Farzana Shaikh, a citizen from Kalina, Santacruz, worries as most of her family members catch stomach illnesses. As soon as she opens the water taps, only muddy water comes out. “During monsoon season, drinking water becomes contaminated; we cannot use it for drinking. We buy Bisleri for drinking, as the BMC water that comes into our home is very dirty. This happens every year in our building; people in my own house have diarrhoea and other stomach infections,” says Farzana.
Malaria, dengue, leptospirosis, chikungunya, gastroenteritis, hepatitis, and H1N1 are some of the main diseases that spread during the monsoon. The data released by BMC as of August 1st says that this year there have been a total of 721 cases of malaria, 377 lepto cases, 579 dengue cases, 1649 gastro cases, 138 hepatitis cases, 24 chikungunya cases, and 86 H1N1 cases.
|Cases in July-2022
|Cases in June-2023
|Cases in July-2023
(01 July Till 30 July)
Major rise in cases of Lepto and Gastro
Compared to last year’s data, leptospirosis and gastroenteritis are the two diseases that have seen a massive rise this year. In July 2022, there were only 65 cases of lepto, while this year, the cases have touched the mark of 377. Similarly, 679 cases of gastroenteritis were recorded in July last year, and this year they are at 1649. Common diseases, such as malaria and dengue, didn’t show a sharp increase at the start of the monsoon between June and mid-July, but by the end of July, cases of malaria had risen.
Factors causing surge in monsoon maladies
According to the World Health Organisation, leptospirosis occurs when “humans become infected through direct contact with the urine of infected animals or with a urine-contaminated environment. The bacteria enter the body through cuts or abrasions on the skin or the mucous membranes of the mouth, nose and eyes. Person-to-person transmission is rare.”
Mumbai is waterlogged during the monsoon, and the stagnant water contains high amounts of bacteria. Mumbai being a hub for rat menace also leads to the spreading of leptospirosis. Not only leptospirosis, but other monsoon maladies such as malaria and dengue also develop from the collection of stagnant water in our surroundings.
When heavy to very heavy rains occur, citizens have no choice but to cross waterlogged areas to commute to work. Often, the manhole leaks and water comes out on the road, polluting the entire area. That’s when commuters, even without realising it, become prone to various diseases.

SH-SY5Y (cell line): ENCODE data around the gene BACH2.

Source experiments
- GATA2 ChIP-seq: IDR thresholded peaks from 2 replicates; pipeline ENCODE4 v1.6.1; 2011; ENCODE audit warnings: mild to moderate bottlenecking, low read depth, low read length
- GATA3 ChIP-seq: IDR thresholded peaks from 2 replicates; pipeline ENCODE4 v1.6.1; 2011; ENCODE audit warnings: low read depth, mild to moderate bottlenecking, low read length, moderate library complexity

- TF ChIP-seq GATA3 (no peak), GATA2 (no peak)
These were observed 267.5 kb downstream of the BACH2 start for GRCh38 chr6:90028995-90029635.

When Citizen Matters reached out to Dr Sushil V. Singh, who has a local clinic in Dharavi, he said, “Till last year, malaria had spread so much during July, but this year, out of the 90% of cases I examined, 40% are diarrhoea-related, caused by contaminated water.”
Doctors notify the dengue and malaria cases among their patients in a WhatsApp group by BMC, that was initially created at the time of COVID. After the doctors report a case of dengue or malaria, the BMC visits and sprays anti-mosquito chemicals in and around the area where the patient lives.
The narrow and congested lanes of slums like Dharavi become hotspots for the breeding of mosquitoes. Mumtaz Khatun, a citizen living in the Dharavi slum, claims that she has not seen any BMC worker spraying anti-mosquito medicine in her lane. “The gutters are open in many places; often the water overflows through the gutters, and the stagnant water collects in front of people’s homes. This creates the ideal conditions for common monsoon maladies,” she says.
How BMC is dealing with the rise in cases
The BMC claims to have surveyed 76,57,685 people. Some of BMC’s door-to-door testing involves fever check ups, checking of water samples, ORS distribution for gastro-enteric diseases, chlorine tab distribution for water disinfection, and blood slide collection for malaria.